Prerna Mewawalla, MD, a hematologist at Allegheny Health Network, discusses how her approaches to patients with newly diagnosed multiple myeloma have changed recently based on clinical trial outcomes.
Prerna Mewawalla, MD, a hematologist at Allegheny Health Network, discusses how her approaches to patients with newly diagnosed multiple myeloma have changed recently.
She says that for newly diagnosed, transplant-eligible patients, she now uses frontline quadruplet therapies such as Dara-RVd (daratumumab [Darzalex], lenalidomide [Revlimid], bortezomib [Velcade], and dexamethasone) if they are younger or have high-risk disease. Quadruplet therapies with the addition of an anti-CD38 monoclonal antibody have been shown to achieve a deeper response and better progression-free survival (PFS). Based on the DETERMINATION trial (NCT01208662), which showed a median PFS of 18 months, these patients should receive an autologous stem cell transplant after 4 to 6 cycles of quadruplet therapy.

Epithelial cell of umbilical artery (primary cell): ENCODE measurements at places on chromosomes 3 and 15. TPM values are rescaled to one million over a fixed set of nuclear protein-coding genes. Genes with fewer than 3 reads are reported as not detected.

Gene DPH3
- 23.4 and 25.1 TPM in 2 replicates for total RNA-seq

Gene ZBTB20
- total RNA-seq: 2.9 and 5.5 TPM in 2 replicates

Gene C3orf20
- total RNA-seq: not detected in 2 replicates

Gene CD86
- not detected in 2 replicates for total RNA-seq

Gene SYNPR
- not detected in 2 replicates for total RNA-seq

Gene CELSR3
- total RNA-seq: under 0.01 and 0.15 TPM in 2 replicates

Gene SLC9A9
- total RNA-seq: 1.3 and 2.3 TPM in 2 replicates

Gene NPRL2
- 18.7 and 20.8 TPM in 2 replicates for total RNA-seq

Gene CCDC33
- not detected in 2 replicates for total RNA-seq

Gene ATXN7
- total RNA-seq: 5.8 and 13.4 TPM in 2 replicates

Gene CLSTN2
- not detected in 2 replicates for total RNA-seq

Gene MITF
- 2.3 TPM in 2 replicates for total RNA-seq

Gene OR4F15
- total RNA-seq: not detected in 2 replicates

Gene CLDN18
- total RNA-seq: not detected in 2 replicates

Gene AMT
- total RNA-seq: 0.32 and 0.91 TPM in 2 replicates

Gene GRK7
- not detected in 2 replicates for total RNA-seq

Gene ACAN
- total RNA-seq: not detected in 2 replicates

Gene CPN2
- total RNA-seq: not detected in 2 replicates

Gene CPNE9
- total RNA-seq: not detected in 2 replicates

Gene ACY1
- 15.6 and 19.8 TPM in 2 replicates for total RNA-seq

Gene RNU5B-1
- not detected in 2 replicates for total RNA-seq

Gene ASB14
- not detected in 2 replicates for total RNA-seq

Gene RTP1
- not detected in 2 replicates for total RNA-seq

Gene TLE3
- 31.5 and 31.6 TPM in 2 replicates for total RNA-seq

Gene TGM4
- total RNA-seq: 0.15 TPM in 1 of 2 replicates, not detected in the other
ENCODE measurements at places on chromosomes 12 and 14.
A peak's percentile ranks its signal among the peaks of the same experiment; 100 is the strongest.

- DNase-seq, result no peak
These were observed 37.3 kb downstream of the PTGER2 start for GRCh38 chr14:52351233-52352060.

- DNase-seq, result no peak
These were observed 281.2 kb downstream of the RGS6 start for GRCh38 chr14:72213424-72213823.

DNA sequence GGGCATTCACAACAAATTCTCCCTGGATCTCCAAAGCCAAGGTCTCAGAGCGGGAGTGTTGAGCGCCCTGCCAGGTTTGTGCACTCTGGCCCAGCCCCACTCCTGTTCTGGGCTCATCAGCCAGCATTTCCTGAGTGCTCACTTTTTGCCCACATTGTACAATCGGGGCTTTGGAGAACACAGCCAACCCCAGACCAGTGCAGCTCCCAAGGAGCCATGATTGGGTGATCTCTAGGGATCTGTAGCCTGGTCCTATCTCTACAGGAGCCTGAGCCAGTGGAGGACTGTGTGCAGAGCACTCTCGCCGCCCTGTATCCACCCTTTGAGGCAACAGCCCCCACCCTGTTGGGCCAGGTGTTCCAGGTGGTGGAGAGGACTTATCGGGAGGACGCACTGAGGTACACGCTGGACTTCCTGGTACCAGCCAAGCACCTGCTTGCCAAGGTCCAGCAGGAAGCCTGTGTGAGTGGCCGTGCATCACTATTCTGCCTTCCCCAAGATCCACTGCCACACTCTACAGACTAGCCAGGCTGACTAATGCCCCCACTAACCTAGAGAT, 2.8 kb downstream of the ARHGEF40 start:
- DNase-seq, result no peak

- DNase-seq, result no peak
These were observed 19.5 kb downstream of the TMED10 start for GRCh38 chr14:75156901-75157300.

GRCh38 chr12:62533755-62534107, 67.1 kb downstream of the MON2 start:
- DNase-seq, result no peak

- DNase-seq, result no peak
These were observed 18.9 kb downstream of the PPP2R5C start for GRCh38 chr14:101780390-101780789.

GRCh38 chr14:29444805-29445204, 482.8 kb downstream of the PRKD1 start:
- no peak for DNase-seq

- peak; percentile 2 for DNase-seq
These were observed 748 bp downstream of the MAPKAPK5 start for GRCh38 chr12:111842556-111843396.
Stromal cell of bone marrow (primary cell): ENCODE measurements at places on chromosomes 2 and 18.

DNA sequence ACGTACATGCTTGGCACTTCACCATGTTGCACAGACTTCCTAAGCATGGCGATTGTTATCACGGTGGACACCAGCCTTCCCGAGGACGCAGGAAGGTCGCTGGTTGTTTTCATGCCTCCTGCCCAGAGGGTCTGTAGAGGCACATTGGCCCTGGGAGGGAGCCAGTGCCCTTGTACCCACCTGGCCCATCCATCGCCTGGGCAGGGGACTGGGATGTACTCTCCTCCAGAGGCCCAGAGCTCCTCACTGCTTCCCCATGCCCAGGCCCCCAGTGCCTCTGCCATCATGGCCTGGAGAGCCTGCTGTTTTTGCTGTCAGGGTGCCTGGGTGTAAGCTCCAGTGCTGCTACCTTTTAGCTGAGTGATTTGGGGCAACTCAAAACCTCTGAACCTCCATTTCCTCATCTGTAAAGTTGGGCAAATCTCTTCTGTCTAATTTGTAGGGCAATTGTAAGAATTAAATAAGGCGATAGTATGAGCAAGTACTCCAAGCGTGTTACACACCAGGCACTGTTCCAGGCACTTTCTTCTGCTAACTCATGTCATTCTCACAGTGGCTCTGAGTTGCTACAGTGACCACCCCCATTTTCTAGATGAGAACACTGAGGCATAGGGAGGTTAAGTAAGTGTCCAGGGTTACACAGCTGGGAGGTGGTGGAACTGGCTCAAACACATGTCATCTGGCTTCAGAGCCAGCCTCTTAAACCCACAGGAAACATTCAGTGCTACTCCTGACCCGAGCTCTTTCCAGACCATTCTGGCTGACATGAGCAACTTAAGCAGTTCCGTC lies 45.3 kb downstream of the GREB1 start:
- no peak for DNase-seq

For transplant-ineligible patients, Mewawalla says she uses DRd (daratumumab, lenalidomide, and dexamethasone) based on the MAIA study (NCT02252172). She feels her patients are responding well to this regimen; additionally, it only needs to be given monthly after thesixth 28-day cycle.
According to Mewawalla, results from the SWOG S2209 study (NCT05561387) comparing RVd-lite (modified lenalidomide, bortezomib, and dexamethasone) with DRd could show which regimen is most effective in the transplant-ineligible setting, offering another option for these patients.
0:08 | For a newly diagnosed patient who is transplant eligible, I have started using the quadruple treatments like Dara-RVd in the high-risk population, as well as in my younger patients who we want to achieve a deeper response and have a higher PFS. I'm also transplanting these patients after 4 to 6 cycles based on the DETERMINATION trial and having the PFS of 18 months by doing the transplant.
0:35 | For my newly diagnosed transplant-ineligible patients, I now use DRd upfront in these patients, per the MAIA study. My patients are doing well on it, and they tolerate it extremely well. The [daratumumab] addition has been great. With time, it becomes once a month, so patients like getting it as well.
I am looking forward to data from the SWOG [S2209] study, which is going to compare DRd to RVd-lite and see if that would be another option for these transplant-ineligible patients upfront. That is something I am looking forward [to].